Back in 2007 two California sushi chefs were first accused of selling endangered whale meat from their Santa Monica restaurant; now the issue has been brought back to light and the two chefs may face serious punishment if convicted.
The chefs, Kiyoshiro Yamamoto and Susumu Ueda are believed to have sold whale meat while employed at a restaurant called the Hump, which closed down voluntarily in 2010. The whale meat in question comes from Sei whales, the third largest species of whale following Blue and Fin whales. Sei whales were aggressively hunted in the 19th and 20th centuries and the world population suffered, now estimated around 80,000.
Sei Whales are protected under the Marine Mammal Protection Act, and the U.S. Department of Justice believes the whale meat was purchased from a Japanese official named Ginichi Ohira, who in turn purchased it from a supplier in Japan, where whales are legally hunted for ‘scientific’ reasons. The whale meat was then mislabeled in restaurant invoices as “fatty tuna” to keep attention away from the true origin of the meat. The Hump also did not print whale meat dishes on its regular menu, to avoid detection and keep concerned customers unaware that they served the endangered species.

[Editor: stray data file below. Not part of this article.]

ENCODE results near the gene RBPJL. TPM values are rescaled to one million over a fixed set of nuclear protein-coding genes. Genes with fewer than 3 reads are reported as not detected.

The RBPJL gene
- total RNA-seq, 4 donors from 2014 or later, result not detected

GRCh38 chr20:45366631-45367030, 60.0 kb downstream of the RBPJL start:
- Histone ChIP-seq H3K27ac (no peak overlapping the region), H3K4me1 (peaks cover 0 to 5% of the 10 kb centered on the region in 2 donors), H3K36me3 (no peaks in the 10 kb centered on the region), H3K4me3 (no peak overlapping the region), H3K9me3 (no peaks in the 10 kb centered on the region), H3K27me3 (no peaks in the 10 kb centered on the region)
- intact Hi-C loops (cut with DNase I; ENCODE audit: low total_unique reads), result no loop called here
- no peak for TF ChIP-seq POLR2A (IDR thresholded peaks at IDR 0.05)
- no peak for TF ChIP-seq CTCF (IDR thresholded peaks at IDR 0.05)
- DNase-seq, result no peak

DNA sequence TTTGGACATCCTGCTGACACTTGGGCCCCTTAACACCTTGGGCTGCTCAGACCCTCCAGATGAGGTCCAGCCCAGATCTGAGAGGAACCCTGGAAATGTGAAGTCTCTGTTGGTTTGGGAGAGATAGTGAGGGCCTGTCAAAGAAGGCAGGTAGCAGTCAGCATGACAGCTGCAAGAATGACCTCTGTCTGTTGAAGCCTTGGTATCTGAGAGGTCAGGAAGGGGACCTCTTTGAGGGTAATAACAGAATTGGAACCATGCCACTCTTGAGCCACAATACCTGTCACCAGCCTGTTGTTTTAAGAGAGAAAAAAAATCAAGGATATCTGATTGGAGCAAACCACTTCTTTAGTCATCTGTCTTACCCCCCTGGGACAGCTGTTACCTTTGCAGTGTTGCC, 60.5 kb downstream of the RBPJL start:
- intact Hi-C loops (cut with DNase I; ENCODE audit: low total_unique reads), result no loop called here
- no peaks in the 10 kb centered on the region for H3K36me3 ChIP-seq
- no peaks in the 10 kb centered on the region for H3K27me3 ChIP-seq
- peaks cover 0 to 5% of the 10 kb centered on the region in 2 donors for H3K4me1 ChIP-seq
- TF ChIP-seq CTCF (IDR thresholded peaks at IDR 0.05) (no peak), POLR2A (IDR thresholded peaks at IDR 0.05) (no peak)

The issue was buried for some time but came back to light when activists alerted the National Oceanic and Atmospheric Administration (NOAA), the group that manages the National Marine Fisheries Service. The two chefs could face prison time, with up to 67 years for Yamamoto and 10 years for Ueda. Typhoon Restaurant, Inc., the company that owned the Hump could face up to $1.2 million in fines.
When The Hump shut down in 2010, it claimed that it hoped to bring awareness to illegal whaling and the dramatic effect is has upon the oceanic ecosystem. According to its website, “Closing the restaurant is a self-imposed punishment on top of the fine that will be meted out by the court. The owner of The Hump also will be taking additional action to save the endangered species.”
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